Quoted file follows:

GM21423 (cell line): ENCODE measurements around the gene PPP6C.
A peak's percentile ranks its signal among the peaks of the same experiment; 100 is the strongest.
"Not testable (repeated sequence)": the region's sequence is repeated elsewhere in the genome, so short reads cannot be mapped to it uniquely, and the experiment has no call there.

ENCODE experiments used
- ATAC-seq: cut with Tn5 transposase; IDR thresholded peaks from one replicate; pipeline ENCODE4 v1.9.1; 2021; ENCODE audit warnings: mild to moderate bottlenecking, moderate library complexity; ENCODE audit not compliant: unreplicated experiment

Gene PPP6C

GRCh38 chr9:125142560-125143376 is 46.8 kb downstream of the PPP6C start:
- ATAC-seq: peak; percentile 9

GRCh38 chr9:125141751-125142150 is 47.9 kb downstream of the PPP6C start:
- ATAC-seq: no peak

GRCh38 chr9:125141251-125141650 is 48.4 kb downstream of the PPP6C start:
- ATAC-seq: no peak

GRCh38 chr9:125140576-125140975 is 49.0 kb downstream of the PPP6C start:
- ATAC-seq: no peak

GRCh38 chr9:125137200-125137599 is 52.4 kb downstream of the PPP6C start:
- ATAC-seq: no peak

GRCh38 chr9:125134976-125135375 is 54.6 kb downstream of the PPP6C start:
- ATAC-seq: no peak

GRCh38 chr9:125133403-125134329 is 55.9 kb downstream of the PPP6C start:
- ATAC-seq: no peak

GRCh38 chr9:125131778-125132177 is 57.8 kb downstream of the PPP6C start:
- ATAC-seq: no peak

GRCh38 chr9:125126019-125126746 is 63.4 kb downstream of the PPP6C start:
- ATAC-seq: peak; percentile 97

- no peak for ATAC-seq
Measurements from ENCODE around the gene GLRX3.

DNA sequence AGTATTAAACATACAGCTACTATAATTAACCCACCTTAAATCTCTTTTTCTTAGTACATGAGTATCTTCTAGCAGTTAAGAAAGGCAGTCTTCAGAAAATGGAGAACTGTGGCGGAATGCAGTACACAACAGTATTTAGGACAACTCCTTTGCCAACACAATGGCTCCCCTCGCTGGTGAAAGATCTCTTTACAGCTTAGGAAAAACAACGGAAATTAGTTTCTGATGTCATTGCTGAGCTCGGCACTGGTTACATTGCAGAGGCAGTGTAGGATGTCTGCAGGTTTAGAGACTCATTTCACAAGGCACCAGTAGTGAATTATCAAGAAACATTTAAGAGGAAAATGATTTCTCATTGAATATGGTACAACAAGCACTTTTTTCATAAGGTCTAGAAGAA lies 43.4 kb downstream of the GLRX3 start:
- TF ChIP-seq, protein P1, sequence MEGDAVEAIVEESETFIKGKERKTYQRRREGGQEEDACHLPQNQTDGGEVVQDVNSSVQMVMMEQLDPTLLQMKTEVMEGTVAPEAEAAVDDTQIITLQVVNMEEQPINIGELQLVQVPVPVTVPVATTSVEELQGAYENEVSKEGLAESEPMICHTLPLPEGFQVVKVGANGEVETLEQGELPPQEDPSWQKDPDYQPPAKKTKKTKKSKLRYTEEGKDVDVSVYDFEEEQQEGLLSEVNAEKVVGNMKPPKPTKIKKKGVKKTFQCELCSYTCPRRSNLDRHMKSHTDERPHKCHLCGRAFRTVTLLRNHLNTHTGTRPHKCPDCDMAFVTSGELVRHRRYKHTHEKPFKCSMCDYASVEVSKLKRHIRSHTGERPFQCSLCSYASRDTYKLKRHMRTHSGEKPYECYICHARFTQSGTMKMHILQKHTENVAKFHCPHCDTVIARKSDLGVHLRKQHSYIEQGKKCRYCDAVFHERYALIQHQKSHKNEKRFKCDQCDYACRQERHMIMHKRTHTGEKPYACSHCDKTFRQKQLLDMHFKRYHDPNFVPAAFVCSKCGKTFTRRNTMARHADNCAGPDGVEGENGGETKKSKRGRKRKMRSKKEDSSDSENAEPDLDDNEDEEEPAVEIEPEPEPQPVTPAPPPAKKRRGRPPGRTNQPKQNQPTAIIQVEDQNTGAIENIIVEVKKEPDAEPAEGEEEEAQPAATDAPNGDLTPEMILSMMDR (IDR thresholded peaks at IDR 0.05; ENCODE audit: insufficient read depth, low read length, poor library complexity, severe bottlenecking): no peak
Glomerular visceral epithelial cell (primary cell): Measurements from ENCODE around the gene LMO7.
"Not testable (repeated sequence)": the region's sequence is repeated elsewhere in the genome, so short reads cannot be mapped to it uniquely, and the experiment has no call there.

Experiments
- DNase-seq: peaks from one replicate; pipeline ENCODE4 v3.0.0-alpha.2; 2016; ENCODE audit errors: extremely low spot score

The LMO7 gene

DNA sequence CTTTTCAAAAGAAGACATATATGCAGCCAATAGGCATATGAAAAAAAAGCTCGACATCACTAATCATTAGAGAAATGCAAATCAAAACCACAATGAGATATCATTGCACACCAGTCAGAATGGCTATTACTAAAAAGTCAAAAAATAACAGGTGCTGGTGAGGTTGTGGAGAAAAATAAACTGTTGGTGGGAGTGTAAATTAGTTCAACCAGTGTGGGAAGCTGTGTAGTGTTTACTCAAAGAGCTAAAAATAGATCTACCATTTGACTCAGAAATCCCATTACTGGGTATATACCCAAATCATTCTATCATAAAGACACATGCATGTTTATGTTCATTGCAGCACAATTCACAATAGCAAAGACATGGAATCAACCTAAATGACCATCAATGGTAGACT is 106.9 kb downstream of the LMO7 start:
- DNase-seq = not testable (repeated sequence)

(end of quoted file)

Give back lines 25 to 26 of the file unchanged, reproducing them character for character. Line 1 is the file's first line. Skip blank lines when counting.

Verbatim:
- no peak for ATAC-seq
Measurements from ENCODE around the gene GLRX3.